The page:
"We need to be sure that patients will continue to receive their regular important medications while in the hospital," she notes. "Also, any time a physician prescribes a new medication, a nurse will explain to the patient what the medication is for, how to take it and what potential side effects might be expected. As part of our 'Please Ask' campaign at Washington Hospital to promote patient safety, we encourage patients - and their friends and relatives to ask any questions they have about their medications."

The hospital has pharmacists stationed in patient-care areas of the hospital to monitor medication therapy and confer with the patients' physicians to provide safe and effective dosing. Nurses can consult these pharmacists, asking questions about the patient's medications.

"Not all hospitals have pharmacists in patient-care areas," Karmali says. "We also have a pharmacist in the ER. Having a pharmacist as a resource in the fast-paced environment of the ER enables us to respond much faster to emergency medical situations."

Focusing on Medication Safety

In her role as Medication Safety Officer, Karmali works closely with physicians, nurses and pharmacists to reduce the risks of medication errors, evaluating where errors might occur and taking steps to avoid them.

"There are several areas that warrant close scrutiny," Karmali explains. "A physician who is prescribing drugs must be aware of whether or not a patient has any allergies to certain medications as well as what medications the patient has been taking at home. When it comes to dispensing medications, the pharmacist must review all the prescribed medications to prevent interactions, access the status of the patient's kidney and liver function, and evaluate the patient's ability to swallow pills.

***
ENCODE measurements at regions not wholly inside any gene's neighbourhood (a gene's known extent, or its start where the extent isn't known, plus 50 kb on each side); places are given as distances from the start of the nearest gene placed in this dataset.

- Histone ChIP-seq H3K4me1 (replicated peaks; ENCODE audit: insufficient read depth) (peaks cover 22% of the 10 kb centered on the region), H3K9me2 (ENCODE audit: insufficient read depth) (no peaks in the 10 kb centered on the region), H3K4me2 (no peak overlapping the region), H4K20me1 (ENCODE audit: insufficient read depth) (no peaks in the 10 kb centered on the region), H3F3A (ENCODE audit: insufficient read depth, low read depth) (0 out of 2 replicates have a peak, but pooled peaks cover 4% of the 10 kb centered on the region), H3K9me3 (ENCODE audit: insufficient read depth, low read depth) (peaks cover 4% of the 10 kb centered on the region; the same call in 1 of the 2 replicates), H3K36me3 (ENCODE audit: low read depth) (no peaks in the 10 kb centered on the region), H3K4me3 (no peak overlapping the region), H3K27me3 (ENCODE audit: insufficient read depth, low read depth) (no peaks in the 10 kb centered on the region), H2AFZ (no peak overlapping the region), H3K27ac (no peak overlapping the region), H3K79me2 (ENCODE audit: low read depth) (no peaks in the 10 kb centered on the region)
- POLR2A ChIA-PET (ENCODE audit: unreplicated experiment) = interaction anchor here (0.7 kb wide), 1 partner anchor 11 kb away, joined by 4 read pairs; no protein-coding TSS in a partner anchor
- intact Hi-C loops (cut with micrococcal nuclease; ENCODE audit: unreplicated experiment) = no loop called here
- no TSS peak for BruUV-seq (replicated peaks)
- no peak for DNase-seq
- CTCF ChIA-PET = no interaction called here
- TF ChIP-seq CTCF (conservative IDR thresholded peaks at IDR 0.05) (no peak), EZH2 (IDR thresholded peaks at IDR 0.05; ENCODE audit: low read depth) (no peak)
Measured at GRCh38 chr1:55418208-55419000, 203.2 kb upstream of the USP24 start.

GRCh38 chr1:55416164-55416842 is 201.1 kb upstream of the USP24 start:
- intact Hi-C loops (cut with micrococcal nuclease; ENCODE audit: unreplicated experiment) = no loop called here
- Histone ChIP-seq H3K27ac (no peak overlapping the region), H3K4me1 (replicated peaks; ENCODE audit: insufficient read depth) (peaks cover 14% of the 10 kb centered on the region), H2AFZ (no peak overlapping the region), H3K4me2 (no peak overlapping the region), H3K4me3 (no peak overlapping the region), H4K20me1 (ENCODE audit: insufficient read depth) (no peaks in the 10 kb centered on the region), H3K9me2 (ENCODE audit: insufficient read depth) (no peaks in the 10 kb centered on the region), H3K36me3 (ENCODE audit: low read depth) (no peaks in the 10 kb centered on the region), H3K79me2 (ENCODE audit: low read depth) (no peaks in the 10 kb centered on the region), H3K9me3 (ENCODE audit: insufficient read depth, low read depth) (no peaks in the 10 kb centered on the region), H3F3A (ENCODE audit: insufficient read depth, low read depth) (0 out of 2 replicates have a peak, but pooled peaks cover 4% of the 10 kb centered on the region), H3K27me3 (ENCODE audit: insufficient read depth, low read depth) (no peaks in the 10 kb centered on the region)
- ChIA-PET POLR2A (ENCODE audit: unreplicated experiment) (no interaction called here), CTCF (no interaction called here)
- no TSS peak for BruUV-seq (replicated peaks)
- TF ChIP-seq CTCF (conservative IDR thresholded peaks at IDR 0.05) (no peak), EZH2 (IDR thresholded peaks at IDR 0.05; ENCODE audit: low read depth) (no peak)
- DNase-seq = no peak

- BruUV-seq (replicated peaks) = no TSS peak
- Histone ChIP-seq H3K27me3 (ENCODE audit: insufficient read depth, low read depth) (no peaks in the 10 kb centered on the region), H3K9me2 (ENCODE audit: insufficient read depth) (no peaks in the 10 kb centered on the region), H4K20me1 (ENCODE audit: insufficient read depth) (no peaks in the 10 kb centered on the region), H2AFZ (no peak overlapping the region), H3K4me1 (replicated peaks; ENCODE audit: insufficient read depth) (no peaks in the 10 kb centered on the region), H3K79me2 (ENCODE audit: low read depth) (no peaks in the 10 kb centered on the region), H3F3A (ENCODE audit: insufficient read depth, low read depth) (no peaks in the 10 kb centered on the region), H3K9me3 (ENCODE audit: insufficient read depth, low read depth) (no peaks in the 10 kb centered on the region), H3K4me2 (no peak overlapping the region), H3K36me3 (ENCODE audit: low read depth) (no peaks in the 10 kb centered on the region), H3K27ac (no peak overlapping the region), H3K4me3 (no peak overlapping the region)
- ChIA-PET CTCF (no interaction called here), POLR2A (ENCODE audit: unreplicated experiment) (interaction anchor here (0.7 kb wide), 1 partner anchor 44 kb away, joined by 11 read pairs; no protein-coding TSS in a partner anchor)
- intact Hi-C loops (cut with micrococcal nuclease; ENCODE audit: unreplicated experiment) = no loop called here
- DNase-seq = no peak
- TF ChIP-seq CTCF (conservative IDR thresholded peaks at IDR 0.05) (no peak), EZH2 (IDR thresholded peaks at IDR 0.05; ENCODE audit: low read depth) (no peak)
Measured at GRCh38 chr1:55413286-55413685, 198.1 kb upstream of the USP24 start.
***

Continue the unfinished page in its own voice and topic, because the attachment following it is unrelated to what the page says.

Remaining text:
"When administering medications, the nurses must observe what we call the 'five rights' - giving the right medication to the right patient at the right time in the right dosage by the right route (orally, by injection or IV)," she adds. "It's also important to monitor patients closely to make sure medications are having the desired effects and not having any undesired effects."

When patients are discharged from Washington Hospital, they are given a printed list of all the medications they should be taking, including the dosages and frequency.

"It's important to keep your list of medications updated and take it with you to any doctor appointments," Karmali emphasizes. "And you should always ask questions about any new prescription, including the name of the drug, the correct dosage, what the drug is used for, potential side effects or drug interactions, and any special instructions for taking or storing the medication.

"Patients need to take an active role in their own care by asking questions," she adds. "Patients who are unable to ask their own questions or understand the answers need an advocate - a family member or friend - who can do that for them."

"Please Ask" About Your Care

Washington Hospital's "Please Ask" Campaign educates patients to ask questions of the staff if they do not understand something about their care including their medications. To learn more about Washington Hospital's patient safety initiatives, visit